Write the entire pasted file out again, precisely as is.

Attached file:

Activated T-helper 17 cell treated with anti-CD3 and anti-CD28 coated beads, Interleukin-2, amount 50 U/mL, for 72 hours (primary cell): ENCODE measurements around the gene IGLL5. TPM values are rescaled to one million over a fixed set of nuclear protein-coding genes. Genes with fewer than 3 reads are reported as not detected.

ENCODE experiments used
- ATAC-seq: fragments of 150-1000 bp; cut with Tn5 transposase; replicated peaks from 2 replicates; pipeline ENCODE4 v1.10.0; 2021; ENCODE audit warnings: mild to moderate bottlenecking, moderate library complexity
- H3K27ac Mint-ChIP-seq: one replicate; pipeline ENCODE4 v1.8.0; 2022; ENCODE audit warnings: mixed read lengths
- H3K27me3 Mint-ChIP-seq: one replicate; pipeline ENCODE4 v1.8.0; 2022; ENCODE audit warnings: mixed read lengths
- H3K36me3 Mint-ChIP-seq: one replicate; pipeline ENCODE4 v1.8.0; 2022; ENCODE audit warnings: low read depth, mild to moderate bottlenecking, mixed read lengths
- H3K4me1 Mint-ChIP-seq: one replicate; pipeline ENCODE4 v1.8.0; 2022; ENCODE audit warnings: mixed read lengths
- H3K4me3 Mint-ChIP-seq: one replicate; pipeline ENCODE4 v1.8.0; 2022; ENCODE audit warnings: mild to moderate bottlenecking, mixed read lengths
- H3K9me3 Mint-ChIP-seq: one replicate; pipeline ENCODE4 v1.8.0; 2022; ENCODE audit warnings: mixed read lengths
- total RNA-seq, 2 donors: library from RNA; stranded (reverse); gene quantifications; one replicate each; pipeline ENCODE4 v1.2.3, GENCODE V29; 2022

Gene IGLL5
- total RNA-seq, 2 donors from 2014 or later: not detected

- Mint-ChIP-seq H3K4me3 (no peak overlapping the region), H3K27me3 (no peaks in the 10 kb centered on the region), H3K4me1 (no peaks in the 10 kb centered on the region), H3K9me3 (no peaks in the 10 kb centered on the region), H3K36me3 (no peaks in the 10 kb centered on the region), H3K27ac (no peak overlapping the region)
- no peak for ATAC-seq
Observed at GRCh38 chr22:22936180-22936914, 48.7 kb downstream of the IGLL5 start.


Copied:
Activated T-helper 17 cell treated with anti-CD3 and anti-CD28 coated beads, Interleukin-2, amount 50 U/mL, for 72 hours (primary cell): ENCODE measurements around the gene IGLL5. TPM values are rescaled to one million over a fixed set of nuclear protein-coding genes. Genes with fewer than 3 reads are reported as not detected.

ENCODE experiments used
- ATAC-seq: fragments of 150-1000 bp; cut with Tn5 transposase; replicated peaks from 2 replicates; pipeline ENCODE4 v1.10.0; 2021; ENCODE audit warnings: mild to moderate bottlenecking, moderate library complexity
- H3K27ac Mint-ChIP-seq: one replicate; pipeline ENCODE4 v1.8.0; 2022; ENCODE audit warnings: mixed read lengths
- H3K27me3 Mint-ChIP-seq: one replicate; pipeline ENCODE4 v1.8.0; 2022; ENCODE audit warnings: mixed read lengths
- H3K36me3 Mint-ChIP-seq: one replicate; pipeline ENCODE4 v1.8.0; 2022; ENCODE audit warnings: low read depth, mild to moderate bottlenecking, mixed read lengths
- H3K4me1 Mint-ChIP-seq: one replicate; pipeline ENCODE4 v1.8.0; 2022; ENCODE audit warnings: mixed read lengths
- H3K4me3 Mint-ChIP-seq: one replicate; pipeline ENCODE4 v1.8.0; 2022; ENCODE audit warnings: mild to moderate bottlenecking, mixed read lengths
- H3K9me3 Mint-ChIP-seq: one replicate; pipeline ENCODE4 v1.8.0; 2022; ENCODE audit warnings: mixed read lengths
- total RNA-seq, 2 donors: library from RNA; stranded (reverse); gene quantifications; one replicate each; pipeline ENCODE4 v1.2.3, GENCODE V29; 2022

Gene IGLL5
- total RNA-seq, 2 donors from 2014 or later: not detected

- Mint-ChIP-seq H3K4me3 (no peak overlapping the region), H3K27me3 (no peaks in the 10 kb centered on the region), H3K4me1 (no peaks in the 10 kb centered on the region), H3K9me3 (no peaks in the 10 kb centered on the region), H3K36me3 (no peaks in the 10 kb centered on the region), H3K27ac (no peak overlapping the region)
- no peak for ATAC-seq
Observed at GRCh38 chr22:22936180-22936914, 48.7 kb downstream of the IGLL5 start.